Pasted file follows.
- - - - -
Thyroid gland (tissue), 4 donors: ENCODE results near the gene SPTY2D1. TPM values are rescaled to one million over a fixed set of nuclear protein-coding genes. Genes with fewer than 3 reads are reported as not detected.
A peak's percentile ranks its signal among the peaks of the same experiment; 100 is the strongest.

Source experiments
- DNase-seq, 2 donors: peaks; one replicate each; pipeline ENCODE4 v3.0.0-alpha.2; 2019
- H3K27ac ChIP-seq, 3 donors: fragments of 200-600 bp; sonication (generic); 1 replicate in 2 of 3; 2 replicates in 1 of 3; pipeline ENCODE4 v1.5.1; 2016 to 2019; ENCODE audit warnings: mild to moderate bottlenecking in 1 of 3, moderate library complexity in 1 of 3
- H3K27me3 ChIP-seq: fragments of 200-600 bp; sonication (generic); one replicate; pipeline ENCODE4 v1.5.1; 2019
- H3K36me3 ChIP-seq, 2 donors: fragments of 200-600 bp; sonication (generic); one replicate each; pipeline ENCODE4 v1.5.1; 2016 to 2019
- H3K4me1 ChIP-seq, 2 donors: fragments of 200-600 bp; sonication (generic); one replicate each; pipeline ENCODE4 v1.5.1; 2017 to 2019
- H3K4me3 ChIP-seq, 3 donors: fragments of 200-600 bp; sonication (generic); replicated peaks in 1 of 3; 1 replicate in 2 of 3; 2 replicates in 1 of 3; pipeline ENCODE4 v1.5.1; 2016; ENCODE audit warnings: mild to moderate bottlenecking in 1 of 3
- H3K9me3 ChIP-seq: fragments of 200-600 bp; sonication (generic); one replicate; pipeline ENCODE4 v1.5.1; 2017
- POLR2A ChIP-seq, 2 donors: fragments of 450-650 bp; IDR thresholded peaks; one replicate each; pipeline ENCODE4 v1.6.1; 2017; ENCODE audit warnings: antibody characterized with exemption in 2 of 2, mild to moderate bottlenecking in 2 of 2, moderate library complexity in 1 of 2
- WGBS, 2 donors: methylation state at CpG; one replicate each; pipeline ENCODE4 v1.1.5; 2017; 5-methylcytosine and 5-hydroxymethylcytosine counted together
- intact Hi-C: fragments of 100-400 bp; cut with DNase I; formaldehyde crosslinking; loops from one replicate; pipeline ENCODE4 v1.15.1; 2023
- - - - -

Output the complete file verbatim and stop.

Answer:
Thyroid gland (tissue), 4 donors: ENCODE results near the gene SPTY2D1. TPM values are rescaled to one million over a fixed set of nuclear protein-coding genes. Genes with fewer than 3 reads are reported as not detected.
A peak's percentile ranks its signal among the peaks of the same experiment; 100 is the strongest.

Source experiments
- DNase-seq, 2 donors: peaks; one replicate each; pipeline ENCODE4 v3.0.0-alpha.2; 2019
- H3K27ac ChIP-seq, 3 donors: fragments of 200-600 bp; sonication (generic); 1 replicate in 2 of 3; 2 replicates in 1 of 3; pipeline ENCODE4 v1.5.1; 2016 to 2019; ENCODE audit warnings: mild to moderate bottlenecking in 1 of 3, moderate library complexity in 1 of 3
- H3K27me3 ChIP-seq: fragments of 200-600 bp; sonication (generic); one replicate; pipeline ENCODE4 v1.5.1; 2019
- H3K36me3 ChIP-seq, 2 donors: fragments of 200-600 bp; sonication (generic); one replicate each; pipeline ENCODE4 v1.5.1; 2016 to 2019
- H3K4me1 ChIP-seq, 2 donors: fragments of 200-600 bp; sonication (generic); one replicate each; pipeline ENCODE4 v1.5.1; 2017 to 2019
- H3K4me3 ChIP-seq, 3 donors: fragments of 200-600 bp; sonication (generic); replicated peaks in 1 of 3; 1 replicate in 2 of 3; 2 replicates in 1 of 3; pipeline ENCODE4 v1.5.1; 2016; ENCODE audit warnings: mild to moderate bottlenecking in 1 of 3
- H3K9me3 ChIP-seq: fragments of 200-600 bp; sonication (generic); one replicate; pipeline ENCODE4 v1.5.1; 2017
- POLR2A ChIP-seq, 2 donors: fragments of 450-650 bp; IDR thresholded peaks; one replicate each; pipeline ENCODE4 v1.6.1; 2017; ENCODE audit warnings: antibody characterized with exemption in 2 of 2, mild to moderate bottlenecking in 2 of 2, moderate library complexity in 1 of 2
- WGBS, 2 donors: methylation state at CpG; one replicate each; pipeline ENCODE4 v1.1.5; 2017; 5-methylcytosine and 5-hydroxymethylcytosine counted together
- intact Hi-C: fragments of 100-400 bp; cut with DNase I; formaldehyde crosslinking; loops from one replicate; pipeline ENCODE4 v1.15.1; 2023